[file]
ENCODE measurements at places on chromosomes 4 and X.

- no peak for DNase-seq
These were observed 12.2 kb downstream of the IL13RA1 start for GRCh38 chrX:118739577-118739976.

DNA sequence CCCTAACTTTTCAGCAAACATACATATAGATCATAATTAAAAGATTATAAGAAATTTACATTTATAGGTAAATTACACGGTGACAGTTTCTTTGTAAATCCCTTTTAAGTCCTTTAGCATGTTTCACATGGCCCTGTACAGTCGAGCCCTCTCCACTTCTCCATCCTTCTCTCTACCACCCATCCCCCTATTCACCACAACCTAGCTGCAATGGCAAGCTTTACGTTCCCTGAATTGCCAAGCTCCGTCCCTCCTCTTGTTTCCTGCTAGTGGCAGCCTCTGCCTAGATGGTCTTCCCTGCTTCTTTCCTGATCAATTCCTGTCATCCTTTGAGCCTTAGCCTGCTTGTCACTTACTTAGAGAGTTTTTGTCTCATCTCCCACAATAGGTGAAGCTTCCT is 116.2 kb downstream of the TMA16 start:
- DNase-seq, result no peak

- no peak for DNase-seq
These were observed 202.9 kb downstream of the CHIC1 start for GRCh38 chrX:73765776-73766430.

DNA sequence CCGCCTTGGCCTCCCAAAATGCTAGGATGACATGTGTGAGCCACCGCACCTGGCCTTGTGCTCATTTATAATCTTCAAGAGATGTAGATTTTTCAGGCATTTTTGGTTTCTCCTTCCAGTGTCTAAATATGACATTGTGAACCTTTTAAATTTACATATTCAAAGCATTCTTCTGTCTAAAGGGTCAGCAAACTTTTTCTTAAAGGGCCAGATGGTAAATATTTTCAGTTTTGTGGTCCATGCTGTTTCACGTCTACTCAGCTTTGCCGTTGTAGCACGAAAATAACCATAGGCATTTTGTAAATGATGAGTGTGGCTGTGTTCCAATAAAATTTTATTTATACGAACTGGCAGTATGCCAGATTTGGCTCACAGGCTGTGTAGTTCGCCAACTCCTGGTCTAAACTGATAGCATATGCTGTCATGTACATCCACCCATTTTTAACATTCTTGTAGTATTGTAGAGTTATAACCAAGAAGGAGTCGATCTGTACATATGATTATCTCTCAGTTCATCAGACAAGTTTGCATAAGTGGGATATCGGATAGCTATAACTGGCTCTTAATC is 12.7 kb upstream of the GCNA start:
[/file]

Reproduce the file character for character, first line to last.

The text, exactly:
ENCODE measurements at places on chromosomes 4 and X.

- no peak for DNase-seq
These were observed 12.2 kb downstream of the IL13RA1 start for GRCh38 chrX:118739577-118739976.

DNA sequence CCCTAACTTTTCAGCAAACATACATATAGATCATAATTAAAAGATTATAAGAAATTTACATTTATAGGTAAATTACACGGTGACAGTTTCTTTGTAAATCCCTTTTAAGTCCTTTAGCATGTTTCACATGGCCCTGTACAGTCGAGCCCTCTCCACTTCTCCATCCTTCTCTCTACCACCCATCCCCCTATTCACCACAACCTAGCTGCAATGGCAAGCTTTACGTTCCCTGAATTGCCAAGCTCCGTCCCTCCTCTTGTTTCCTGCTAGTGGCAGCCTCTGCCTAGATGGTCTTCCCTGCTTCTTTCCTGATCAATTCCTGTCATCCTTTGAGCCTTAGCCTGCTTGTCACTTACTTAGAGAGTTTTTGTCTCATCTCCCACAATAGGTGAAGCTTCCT is 116.2 kb downstream of the TMA16 start:
- DNase-seq, result no peak

- no peak for DNase-seq
These were observed 202.9 kb downstream of the CHIC1 start for GRCh38 chrX:73765776-73766430.

DNA sequence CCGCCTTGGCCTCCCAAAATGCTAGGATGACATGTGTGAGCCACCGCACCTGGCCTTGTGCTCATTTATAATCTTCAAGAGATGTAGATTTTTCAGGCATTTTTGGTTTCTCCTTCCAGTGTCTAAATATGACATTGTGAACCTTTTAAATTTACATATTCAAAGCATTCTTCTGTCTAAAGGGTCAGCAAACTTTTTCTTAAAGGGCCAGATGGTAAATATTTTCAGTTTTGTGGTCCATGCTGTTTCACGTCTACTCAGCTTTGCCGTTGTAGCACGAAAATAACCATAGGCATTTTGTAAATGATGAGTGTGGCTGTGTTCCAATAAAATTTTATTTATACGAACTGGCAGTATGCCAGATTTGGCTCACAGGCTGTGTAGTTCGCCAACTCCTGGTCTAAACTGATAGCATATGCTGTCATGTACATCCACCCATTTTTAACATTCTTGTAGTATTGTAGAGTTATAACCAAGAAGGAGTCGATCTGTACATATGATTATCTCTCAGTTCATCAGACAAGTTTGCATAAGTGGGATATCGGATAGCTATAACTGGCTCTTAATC is 12.7 kb upstream of the GCNA start: